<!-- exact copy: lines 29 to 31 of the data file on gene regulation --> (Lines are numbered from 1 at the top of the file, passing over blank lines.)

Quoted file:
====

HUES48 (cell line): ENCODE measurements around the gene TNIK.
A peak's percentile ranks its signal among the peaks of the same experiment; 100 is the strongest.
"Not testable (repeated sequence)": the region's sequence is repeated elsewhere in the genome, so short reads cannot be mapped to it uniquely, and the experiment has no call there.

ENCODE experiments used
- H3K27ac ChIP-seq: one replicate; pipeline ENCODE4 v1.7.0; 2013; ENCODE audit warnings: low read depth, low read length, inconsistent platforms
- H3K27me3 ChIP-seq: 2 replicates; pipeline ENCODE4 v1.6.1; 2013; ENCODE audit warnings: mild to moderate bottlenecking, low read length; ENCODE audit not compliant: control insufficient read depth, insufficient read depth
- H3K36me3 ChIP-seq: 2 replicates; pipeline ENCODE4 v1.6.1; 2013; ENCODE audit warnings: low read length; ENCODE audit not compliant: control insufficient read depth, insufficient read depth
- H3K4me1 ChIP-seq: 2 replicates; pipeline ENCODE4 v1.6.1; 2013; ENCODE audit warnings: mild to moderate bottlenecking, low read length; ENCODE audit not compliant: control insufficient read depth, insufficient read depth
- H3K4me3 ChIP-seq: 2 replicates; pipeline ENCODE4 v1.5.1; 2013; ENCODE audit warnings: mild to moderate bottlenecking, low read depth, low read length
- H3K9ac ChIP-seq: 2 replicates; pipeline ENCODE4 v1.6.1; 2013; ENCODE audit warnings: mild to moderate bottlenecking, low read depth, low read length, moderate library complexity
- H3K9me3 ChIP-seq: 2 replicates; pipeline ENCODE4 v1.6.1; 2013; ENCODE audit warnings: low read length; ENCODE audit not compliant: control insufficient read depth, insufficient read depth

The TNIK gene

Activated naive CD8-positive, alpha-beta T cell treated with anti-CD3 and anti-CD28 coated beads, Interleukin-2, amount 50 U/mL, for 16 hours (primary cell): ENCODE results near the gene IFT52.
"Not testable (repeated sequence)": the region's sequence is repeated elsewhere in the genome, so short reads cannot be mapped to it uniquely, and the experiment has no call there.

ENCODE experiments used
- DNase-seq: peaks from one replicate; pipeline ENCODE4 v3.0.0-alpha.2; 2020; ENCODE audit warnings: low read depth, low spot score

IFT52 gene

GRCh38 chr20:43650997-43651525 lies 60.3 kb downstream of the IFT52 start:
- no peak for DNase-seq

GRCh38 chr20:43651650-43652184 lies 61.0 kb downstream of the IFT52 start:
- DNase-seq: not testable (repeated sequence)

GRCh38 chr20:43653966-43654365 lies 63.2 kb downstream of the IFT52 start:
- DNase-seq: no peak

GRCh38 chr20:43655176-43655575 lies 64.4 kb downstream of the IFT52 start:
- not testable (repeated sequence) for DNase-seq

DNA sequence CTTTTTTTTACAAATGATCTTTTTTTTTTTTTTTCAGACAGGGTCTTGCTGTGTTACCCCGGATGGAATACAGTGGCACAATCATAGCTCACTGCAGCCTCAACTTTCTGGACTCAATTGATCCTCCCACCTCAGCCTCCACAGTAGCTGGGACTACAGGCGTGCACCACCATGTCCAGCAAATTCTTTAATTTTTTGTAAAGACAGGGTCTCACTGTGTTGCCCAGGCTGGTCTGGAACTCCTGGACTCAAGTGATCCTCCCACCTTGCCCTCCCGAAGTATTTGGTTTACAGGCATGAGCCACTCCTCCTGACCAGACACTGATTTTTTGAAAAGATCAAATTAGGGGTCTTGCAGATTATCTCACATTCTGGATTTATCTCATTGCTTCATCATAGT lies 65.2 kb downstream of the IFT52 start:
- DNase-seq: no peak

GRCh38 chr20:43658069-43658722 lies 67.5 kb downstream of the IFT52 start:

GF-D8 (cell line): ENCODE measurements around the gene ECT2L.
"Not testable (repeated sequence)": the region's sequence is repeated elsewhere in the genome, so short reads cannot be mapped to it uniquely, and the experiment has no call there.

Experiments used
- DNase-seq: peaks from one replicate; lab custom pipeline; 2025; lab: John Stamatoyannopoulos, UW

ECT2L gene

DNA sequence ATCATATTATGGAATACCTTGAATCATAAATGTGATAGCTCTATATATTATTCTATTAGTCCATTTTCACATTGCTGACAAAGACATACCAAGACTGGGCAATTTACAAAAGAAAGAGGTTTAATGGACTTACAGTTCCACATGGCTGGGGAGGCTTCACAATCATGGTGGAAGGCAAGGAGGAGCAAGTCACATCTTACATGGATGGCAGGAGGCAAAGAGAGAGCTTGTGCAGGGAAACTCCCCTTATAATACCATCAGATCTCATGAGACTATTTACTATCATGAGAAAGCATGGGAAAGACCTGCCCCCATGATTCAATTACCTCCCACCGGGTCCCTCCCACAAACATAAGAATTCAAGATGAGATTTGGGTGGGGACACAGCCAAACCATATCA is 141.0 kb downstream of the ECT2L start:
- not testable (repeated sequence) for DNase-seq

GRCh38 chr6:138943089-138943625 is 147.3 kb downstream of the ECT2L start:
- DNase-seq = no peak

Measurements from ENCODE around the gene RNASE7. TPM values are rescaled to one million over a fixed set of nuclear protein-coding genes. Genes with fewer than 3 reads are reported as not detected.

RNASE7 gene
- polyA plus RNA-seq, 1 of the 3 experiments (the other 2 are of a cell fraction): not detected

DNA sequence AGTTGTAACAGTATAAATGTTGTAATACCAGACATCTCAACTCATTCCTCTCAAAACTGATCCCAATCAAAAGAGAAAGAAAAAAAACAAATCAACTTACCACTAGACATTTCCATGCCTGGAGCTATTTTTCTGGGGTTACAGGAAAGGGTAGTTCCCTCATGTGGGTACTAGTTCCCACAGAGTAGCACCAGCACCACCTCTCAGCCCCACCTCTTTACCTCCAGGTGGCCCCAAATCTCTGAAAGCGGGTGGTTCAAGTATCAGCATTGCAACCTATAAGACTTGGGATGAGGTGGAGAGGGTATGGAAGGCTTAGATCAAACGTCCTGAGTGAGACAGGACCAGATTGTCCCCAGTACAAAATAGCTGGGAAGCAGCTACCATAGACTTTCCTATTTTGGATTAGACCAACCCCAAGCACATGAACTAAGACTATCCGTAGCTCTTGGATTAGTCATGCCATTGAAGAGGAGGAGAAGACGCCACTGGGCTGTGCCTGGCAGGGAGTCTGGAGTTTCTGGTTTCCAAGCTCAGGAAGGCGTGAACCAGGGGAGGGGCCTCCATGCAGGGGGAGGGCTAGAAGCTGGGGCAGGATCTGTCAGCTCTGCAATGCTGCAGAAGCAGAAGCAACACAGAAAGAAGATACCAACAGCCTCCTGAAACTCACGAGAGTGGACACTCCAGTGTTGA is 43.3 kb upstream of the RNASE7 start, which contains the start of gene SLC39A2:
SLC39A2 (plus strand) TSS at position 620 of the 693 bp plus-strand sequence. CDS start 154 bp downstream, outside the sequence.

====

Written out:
GF-D8 (cell line): ENCODE measurements around the gene ECT2L.
"Not testable (repeated sequence)": the region's sequence is repeated elsewhere in the genome, so short reads cannot be mapped to it uniquely, and the experiment has no call there.

Experiments used